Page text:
The Basics of Management

What is Management?

"Management is the acquisition, organization and application of resources in pursuit of tangible goals guided by a clear mission."

What are the Resources Involved?
  • People
  • Physical assets
  • Money
  • Potential
  • Know-how
  • Financial returns
  • Reputational status
  • Efficiency of market acquisitions
  • Optimized productivity of assets applied
  • Recruiting and retention of top talent
Managers are Responsible for:
  1. Acquisition, onboarding, training, development and productive application of human resources.
  2. Conversion of organizational mission, goals and objectives to your areas of responsibility.
  3. Culture.
  4. Integration of effort with other managers.
  5. The customer experience.
  6. Departmental productivity.
  7. Departmental efficiency.
  8. Fidelity and representation of the values and mission of the organization.
  9. Ongoing development of a "Belief System."
  10. Stewardship of resources.
Foundational Understandings of Managers:
  1. The organization's reason to be (its Mission.)
  2. The organization's direction (its Vision.)
  3. The organization's way of doing business (its Values.)
  4. The organization's basis for strategy and methods of operation (its Belief System.)
  5. The organization's strategic plan (how it gets to where it is going.)
  6. The organization's brand position (how it is positioned in the "mind's eye" of potential markets and competitors.)
Example of a Healthcare Organizational "Belief System" - A Mini Case Study:
  • "We believe demand for our services will grow based upon demographic trends."
  • "We believe the governmental payers will continue to hold down price inflation rates and will focus more scrutiny on total costs of care."
  • "We believe commercial insurers will follow the governmental payers on cost of care goals."
  • "We believe that competition of patients with the best insurance will increase; the patient experience will become an area of focus and investment."
  • "We believe competition for top talent will increase."
  • "We believe impending clinical technologies will require increasing capital investments."
  • "We believe that the patient experience is our key competitive edge and all are accountable for it.
Manager's Role in Culture:
  • Culture is the leaders' choice.
  • Leaders direct culture. Culture "by default" is a risk.
  • Culture is the human condition at work.
  • Culture is the principal predictor of organizations that perform at the highest levels.
Culture and the Human Condition at Work (What the Human Condition Needs):
  • Clarity of purpose.
  • Clarity of beliefs.
  • Clarity of values.
  • Clarity of goals, objectives and performance metrics.
  • Clarity of communication.
  • Clarity regarding how "what they do" fits.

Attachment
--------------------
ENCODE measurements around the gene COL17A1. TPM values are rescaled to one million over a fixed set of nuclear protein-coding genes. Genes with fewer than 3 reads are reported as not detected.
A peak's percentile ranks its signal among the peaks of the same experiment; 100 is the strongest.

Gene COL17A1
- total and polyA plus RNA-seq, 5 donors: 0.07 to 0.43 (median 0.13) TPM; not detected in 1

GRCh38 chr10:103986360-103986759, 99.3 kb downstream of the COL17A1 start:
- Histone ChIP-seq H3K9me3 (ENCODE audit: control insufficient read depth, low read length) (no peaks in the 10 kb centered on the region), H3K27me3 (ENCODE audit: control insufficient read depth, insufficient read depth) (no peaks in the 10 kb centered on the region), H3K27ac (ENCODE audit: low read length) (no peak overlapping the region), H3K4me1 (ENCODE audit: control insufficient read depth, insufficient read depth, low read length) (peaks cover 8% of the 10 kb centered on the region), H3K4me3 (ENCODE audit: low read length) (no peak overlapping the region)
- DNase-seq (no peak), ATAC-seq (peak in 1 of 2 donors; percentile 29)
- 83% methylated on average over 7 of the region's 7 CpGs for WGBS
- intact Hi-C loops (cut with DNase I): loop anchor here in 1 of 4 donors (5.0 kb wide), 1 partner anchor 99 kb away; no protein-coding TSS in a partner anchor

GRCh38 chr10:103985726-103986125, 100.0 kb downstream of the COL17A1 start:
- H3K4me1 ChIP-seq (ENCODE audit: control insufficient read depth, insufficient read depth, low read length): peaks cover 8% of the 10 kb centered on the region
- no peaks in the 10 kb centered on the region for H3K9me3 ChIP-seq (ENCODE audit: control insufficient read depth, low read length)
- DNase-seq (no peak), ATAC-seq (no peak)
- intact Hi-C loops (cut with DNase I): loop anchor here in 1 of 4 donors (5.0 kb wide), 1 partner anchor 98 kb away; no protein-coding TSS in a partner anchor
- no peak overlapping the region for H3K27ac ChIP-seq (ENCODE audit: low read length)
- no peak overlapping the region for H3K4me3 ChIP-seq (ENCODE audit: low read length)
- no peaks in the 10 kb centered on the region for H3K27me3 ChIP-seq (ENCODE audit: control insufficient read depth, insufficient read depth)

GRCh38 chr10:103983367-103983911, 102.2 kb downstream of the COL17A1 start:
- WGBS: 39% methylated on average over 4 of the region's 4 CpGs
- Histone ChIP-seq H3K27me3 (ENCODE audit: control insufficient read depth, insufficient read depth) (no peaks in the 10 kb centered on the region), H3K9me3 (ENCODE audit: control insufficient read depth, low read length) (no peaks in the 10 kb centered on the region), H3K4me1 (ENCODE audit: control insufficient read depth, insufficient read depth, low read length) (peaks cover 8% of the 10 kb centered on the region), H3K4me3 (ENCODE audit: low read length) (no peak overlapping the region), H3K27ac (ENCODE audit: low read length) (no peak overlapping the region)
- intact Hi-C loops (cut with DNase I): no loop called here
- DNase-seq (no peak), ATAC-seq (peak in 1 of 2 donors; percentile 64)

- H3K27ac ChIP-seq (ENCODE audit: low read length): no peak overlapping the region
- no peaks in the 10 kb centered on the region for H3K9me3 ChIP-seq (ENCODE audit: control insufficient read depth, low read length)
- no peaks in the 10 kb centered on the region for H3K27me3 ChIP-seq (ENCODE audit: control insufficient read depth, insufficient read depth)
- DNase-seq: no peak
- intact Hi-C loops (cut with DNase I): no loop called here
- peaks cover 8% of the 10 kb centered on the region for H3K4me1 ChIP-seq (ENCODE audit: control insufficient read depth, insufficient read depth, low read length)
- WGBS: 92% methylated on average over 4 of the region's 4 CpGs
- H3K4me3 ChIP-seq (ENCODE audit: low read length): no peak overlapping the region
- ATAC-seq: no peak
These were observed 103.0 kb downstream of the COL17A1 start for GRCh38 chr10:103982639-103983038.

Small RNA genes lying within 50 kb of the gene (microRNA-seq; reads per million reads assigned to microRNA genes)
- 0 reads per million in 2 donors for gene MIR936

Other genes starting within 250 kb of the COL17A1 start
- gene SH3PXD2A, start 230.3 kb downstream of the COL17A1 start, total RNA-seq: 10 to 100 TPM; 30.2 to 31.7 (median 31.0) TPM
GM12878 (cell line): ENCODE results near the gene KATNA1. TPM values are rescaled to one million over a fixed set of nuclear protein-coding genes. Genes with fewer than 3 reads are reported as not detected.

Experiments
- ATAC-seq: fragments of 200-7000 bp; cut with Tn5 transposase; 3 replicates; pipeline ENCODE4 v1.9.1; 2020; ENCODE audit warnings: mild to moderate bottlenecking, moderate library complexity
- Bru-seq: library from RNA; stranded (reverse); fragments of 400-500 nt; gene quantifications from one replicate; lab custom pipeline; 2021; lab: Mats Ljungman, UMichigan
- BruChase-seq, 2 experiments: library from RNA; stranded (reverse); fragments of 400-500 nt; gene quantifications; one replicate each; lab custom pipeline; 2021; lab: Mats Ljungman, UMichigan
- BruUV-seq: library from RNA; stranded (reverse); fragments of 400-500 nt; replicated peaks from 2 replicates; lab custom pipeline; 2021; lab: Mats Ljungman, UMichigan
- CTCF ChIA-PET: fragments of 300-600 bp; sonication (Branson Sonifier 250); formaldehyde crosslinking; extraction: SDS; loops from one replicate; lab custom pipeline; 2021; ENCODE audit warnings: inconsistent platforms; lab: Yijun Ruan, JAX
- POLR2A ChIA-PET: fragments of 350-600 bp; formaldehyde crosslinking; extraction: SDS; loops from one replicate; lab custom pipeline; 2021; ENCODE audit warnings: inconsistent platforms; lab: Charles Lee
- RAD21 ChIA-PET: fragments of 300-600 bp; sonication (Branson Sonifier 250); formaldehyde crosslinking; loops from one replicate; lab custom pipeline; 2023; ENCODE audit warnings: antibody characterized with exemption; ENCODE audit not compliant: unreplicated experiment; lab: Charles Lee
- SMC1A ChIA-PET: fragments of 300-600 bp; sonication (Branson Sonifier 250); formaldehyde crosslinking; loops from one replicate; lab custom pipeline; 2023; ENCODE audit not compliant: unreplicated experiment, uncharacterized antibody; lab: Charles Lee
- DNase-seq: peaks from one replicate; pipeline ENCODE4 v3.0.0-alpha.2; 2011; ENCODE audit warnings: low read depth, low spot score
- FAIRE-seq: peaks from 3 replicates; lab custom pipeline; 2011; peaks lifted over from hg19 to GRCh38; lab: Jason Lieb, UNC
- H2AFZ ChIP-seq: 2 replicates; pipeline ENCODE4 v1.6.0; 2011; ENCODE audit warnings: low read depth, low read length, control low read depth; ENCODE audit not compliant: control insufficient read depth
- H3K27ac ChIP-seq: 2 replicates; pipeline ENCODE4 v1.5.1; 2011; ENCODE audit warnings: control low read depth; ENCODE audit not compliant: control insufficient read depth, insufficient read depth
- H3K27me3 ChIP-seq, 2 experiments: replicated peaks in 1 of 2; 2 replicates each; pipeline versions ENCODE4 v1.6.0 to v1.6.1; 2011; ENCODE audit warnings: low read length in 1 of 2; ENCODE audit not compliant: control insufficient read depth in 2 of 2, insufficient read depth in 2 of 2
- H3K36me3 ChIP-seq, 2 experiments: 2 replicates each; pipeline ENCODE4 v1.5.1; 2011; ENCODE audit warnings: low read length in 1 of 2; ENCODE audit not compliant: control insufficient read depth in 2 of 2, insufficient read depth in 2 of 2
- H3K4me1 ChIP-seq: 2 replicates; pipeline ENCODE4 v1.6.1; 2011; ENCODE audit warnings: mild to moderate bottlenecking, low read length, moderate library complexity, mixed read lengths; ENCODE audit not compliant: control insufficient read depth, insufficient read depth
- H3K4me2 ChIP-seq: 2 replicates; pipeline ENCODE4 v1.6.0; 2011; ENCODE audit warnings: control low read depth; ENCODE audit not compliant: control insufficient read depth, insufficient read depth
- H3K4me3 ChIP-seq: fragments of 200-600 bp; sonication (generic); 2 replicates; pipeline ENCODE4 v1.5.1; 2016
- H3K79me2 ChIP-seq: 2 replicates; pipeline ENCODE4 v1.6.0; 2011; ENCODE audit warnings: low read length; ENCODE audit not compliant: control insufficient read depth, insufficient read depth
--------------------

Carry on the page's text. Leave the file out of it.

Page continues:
What Else Does the Human Condition Need at Work?
  • A way to belong, not just fit in.
  • Individuals need to know how what they do matters in service to the mission of the organization (i.e., how they matter.)
  • Fairness, equity, justice.
  • Fair and equitable rewards.
  • A reasonable sense of control over what they do and how they do it.
  • Ongoing clarity of "Where we are" and "Where we are going."
  • Confidence in leadership.
Understanding the Importance of and Difference Between "Productivity, Efficiency and Opportunity Cost":
  • "Productivity" is improved when the outputs produced increase as compared with the inputs required. Example: the physician modified her work day to spend a higher proportion of her time doing surgery; more revenue is now produced for the same work day.
  • "Efficiency" is improved when the same outcomes are produced at less cost. Example: the optometrist can now see the same number of the same type of patients per day at less cost per patient due to modifications in how support staff and other resources are applied.
  • "Opportunity cost" occurs when a product or service is produced by a person or process at a cost higher than is required to get the job done equally well by an alternative approach. Example: the physician was applying her time to provide patient care services that could be done by a qualified physician assistant.
Manager's Performance Scorecard (Sample):
Note: Performance categories (areas of focus) typically remain the same while metrics of focus may change.
Higher Order Opportunities for Managers:
  • Innovation: Creating applications of new ideas and concepts that produce improved results more economically.
  • Encourage interdependence among other managers.
  • People development.
  • Customer experience.
  • Ongoing assessment of productivity.
  • Managers acquire, organize, develop and direct organizational assets to serve vision and mission expectations.
  • Managers are the first line of people development.
  • Managers are the first line of patient experience performance.
  • Managers are the first line of organizational productivity and efficiency.
  • Managers are the first line of innovation.
  • Managers are the first line of organizational performance accountability.

About Daniel K. Zismer, Ph. D.

Daniel K. Zismer, Ph. D.

Daniel K. Zismer, Ph.D. Is the Co-Chair, Co-Founder and CEO of Associated Eye Care Partners. He is also Endowed Scholar, Professor Emeritus and Chair, Department of Healthcare Administration, School of Public Health, University of Minnesota.

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